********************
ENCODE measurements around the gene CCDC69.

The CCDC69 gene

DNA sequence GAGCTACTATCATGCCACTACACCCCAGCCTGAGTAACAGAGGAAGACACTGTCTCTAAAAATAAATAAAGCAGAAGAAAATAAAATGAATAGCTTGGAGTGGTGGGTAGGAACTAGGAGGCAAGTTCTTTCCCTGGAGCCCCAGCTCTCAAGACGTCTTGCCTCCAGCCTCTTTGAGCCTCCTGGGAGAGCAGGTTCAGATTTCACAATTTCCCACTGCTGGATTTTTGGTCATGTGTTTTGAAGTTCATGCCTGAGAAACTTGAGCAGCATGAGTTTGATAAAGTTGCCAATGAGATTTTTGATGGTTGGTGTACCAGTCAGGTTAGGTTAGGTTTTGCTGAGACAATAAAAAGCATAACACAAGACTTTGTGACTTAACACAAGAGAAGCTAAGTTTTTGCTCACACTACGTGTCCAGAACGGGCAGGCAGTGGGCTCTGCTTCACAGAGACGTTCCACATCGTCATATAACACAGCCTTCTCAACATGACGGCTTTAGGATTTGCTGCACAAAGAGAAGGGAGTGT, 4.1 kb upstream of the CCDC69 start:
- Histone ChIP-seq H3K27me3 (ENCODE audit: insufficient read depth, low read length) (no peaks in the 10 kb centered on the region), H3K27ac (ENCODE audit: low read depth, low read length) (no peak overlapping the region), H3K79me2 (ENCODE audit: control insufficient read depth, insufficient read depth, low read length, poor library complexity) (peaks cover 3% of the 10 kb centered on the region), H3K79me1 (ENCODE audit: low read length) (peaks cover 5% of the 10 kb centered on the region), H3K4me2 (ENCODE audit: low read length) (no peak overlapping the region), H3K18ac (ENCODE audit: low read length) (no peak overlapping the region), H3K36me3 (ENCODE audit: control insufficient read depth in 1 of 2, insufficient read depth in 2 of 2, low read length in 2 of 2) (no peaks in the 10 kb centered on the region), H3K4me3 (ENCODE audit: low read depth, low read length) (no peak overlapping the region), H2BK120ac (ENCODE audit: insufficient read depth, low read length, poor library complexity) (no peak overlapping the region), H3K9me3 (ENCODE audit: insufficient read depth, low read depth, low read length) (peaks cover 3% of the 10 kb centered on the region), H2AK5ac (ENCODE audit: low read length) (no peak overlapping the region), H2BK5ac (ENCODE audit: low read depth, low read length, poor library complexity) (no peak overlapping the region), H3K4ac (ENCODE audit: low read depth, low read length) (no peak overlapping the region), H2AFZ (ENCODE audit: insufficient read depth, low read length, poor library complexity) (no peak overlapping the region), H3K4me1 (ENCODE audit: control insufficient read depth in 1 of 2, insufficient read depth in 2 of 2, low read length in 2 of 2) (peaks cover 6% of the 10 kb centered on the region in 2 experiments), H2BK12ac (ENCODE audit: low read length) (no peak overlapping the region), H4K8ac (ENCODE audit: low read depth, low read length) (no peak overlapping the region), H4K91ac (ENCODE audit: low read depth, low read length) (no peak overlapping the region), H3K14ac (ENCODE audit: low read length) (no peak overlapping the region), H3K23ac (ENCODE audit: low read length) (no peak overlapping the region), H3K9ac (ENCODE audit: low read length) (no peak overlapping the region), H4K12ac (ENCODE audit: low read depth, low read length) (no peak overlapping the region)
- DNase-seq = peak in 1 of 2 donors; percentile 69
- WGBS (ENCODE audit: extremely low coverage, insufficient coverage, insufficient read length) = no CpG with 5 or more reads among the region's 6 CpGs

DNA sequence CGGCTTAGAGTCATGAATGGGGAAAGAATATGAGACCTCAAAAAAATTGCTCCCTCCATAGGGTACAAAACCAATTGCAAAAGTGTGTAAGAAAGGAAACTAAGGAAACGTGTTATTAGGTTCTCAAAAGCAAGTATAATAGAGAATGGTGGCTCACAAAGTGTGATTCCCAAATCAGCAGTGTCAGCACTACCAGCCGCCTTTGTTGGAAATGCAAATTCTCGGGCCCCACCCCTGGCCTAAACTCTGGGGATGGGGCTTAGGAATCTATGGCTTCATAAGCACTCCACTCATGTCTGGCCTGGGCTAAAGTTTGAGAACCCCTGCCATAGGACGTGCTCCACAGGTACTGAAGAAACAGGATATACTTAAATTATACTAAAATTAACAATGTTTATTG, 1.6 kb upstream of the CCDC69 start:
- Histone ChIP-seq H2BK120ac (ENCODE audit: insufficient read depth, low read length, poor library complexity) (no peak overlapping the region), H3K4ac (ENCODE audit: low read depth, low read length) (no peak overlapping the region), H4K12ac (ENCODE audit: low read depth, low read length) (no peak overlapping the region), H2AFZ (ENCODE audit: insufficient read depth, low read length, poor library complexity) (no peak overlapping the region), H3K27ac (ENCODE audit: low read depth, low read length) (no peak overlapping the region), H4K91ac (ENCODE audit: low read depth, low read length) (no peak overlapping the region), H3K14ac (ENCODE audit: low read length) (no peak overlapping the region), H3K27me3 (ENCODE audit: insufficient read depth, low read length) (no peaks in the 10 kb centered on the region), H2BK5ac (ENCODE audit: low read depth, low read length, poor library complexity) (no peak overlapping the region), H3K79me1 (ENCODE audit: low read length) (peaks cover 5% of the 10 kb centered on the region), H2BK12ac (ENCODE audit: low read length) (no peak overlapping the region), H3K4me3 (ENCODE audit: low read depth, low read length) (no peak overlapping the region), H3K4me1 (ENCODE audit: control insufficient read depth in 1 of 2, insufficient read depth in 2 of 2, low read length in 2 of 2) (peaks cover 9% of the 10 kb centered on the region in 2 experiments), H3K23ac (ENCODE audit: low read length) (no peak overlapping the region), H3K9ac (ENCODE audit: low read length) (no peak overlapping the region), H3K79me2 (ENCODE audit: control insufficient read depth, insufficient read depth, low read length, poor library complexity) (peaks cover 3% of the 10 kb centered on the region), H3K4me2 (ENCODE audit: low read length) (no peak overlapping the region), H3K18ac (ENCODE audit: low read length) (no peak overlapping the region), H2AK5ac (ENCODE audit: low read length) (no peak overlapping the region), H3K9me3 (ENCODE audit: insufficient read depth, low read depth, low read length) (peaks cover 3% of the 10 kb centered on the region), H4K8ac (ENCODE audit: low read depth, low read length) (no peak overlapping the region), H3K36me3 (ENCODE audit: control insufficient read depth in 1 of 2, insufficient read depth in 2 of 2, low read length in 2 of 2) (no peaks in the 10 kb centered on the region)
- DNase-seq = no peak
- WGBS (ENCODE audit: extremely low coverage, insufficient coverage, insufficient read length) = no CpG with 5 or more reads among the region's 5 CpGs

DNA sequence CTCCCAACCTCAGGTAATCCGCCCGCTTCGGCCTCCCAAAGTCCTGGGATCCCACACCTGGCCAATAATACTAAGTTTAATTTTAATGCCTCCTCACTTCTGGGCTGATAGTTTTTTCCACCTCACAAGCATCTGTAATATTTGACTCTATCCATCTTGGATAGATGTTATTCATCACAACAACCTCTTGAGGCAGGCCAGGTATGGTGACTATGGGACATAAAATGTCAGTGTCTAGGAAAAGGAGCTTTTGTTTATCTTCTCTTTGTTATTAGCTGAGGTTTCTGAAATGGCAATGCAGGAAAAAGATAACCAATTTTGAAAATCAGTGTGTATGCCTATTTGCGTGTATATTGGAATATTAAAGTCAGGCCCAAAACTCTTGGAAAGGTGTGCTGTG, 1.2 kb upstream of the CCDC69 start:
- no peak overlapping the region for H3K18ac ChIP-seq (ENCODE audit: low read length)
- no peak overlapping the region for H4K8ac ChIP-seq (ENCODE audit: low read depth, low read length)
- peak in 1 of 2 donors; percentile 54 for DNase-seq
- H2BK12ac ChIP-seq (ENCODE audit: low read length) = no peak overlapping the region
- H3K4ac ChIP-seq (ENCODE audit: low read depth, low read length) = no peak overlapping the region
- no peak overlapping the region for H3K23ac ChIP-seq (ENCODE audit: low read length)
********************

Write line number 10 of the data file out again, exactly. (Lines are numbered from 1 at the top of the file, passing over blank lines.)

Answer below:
- WGBS (ENCODE audit: extremely low coverage, insufficient coverage, insufficient read length) = no CpG with 5 or more reads among the region's 5 CpGs